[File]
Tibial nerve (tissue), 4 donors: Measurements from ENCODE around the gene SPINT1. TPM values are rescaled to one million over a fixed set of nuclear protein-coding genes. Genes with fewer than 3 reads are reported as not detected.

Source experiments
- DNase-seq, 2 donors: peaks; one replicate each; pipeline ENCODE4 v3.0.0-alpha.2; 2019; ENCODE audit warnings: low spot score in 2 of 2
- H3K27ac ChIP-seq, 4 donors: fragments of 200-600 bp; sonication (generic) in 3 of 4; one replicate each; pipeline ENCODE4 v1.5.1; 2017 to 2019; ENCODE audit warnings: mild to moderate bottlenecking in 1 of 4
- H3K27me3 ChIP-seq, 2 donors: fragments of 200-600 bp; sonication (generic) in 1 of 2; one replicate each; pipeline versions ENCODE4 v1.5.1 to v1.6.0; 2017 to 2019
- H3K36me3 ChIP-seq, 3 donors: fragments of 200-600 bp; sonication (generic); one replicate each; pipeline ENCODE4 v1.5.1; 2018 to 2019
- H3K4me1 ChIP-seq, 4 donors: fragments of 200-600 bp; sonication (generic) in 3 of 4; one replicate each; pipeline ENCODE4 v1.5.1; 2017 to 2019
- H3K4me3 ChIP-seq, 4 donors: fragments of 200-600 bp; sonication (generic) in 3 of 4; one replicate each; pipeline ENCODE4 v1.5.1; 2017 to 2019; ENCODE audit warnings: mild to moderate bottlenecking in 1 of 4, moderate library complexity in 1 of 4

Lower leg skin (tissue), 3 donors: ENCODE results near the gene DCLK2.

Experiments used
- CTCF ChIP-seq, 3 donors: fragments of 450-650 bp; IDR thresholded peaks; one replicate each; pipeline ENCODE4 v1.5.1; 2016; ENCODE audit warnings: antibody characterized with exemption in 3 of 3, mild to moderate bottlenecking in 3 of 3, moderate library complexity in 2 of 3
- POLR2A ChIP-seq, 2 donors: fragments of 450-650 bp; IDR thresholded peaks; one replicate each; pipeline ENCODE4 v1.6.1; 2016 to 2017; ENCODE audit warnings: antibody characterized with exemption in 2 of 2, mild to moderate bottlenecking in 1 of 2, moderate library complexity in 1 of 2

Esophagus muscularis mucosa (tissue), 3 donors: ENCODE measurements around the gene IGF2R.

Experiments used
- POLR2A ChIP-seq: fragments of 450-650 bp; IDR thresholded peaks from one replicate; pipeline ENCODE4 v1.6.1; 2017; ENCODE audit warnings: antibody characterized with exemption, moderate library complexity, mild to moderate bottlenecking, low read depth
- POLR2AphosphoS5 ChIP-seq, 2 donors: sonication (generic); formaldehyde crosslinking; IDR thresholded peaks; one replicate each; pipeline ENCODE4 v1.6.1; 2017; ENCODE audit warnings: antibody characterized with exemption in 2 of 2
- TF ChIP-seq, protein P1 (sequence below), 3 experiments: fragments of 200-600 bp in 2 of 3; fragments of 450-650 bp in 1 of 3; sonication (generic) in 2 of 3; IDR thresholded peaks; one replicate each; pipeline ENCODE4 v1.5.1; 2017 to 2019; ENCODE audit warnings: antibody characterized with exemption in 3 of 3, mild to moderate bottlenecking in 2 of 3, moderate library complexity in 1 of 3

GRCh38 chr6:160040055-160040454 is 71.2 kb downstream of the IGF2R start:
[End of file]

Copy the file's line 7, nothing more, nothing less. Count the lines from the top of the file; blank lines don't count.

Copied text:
- H3K4me1 ChIP-seq, 4 donors: fragments of 200-600 bp; sonication (generic) in 3 of 4; one replicate each; pipeline ENCODE4 v1.5.1; 2017 to 2019